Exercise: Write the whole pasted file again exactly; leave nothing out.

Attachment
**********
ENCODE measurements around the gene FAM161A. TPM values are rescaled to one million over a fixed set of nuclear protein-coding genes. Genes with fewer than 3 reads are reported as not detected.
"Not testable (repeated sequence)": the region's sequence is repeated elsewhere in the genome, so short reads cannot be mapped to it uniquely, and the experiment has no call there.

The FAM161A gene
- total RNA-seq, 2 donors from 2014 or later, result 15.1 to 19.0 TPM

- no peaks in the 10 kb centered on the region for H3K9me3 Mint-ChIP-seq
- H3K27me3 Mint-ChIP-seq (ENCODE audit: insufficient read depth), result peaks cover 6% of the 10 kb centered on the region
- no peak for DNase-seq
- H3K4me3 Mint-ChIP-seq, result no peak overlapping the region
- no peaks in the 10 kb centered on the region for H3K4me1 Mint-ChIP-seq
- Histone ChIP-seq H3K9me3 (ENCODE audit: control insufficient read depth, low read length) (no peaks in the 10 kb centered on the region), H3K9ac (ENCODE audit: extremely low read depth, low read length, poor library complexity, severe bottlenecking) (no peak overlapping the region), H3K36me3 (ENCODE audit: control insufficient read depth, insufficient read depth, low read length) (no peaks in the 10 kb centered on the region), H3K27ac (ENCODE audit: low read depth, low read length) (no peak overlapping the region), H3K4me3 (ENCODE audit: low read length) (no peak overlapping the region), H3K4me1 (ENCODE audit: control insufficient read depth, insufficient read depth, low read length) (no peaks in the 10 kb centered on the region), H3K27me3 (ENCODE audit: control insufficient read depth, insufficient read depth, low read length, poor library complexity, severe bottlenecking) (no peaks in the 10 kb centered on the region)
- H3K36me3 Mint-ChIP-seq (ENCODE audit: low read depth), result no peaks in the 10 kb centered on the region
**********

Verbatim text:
ENCODE measurements around the gene FAM161A. TPM values are rescaled to one million over a fixed set of nuclear protein-coding genes. Genes with fewer than 3 reads are reported as not detected.
"Not testable (repeated sequence)": the region's sequence is repeated elsewhere in the genome, so short reads cannot be mapped to it uniquely, and the experiment has no call there.

The FAM161A gene
- total RNA-seq, 2 donors from 2014 or later, result 15.1 to 19.0 TPM

- no peaks in the 10 kb centered on the region for H3K9me3 Mint-ChIP-seq
- H3K27me3 Mint-ChIP-seq (ENCODE audit: insufficient read depth), result peaks cover 6% of the 10 kb centered on the region
- no peak for DNase-seq
- H3K4me3 Mint-ChIP-seq, result no peak overlapping the region
- no peaks in the 10 kb centered on the region for H3K4me1 Mint-ChIP-seq
- Histone ChIP-seq H3K9me3 (ENCODE audit: control insufficient read depth, low read length) (no peaks in the 10 kb centered on the region), H3K9ac (ENCODE audit: extremely low read depth, low read length, poor library complexity, severe bottlenecking) (no peak overlapping the region), H3K36me3 (ENCODE audit: control insufficient read depth, insufficient read depth, low read length) (no peaks in the 10 kb centered on the region), H3K27ac (ENCODE audit: low read depth, low read length) (no peak overlapping the region), H3K4me3 (ENCODE audit: low read length) (no peak overlapping the region), H3K4me1 (ENCODE audit: control insufficient read depth, insufficient read depth, low read length) (no peaks in the 10 kb centered on the region), H3K27me3 (ENCODE audit: control insufficient read depth, insufficient read depth, low read length, poor library complexity, severe bottlenecking) (no peaks in the 10 kb centered on the region)
- H3K36me3 Mint-ChIP-seq (ENCODE audit: low read depth), result no peaks in the 10 kb centered on the region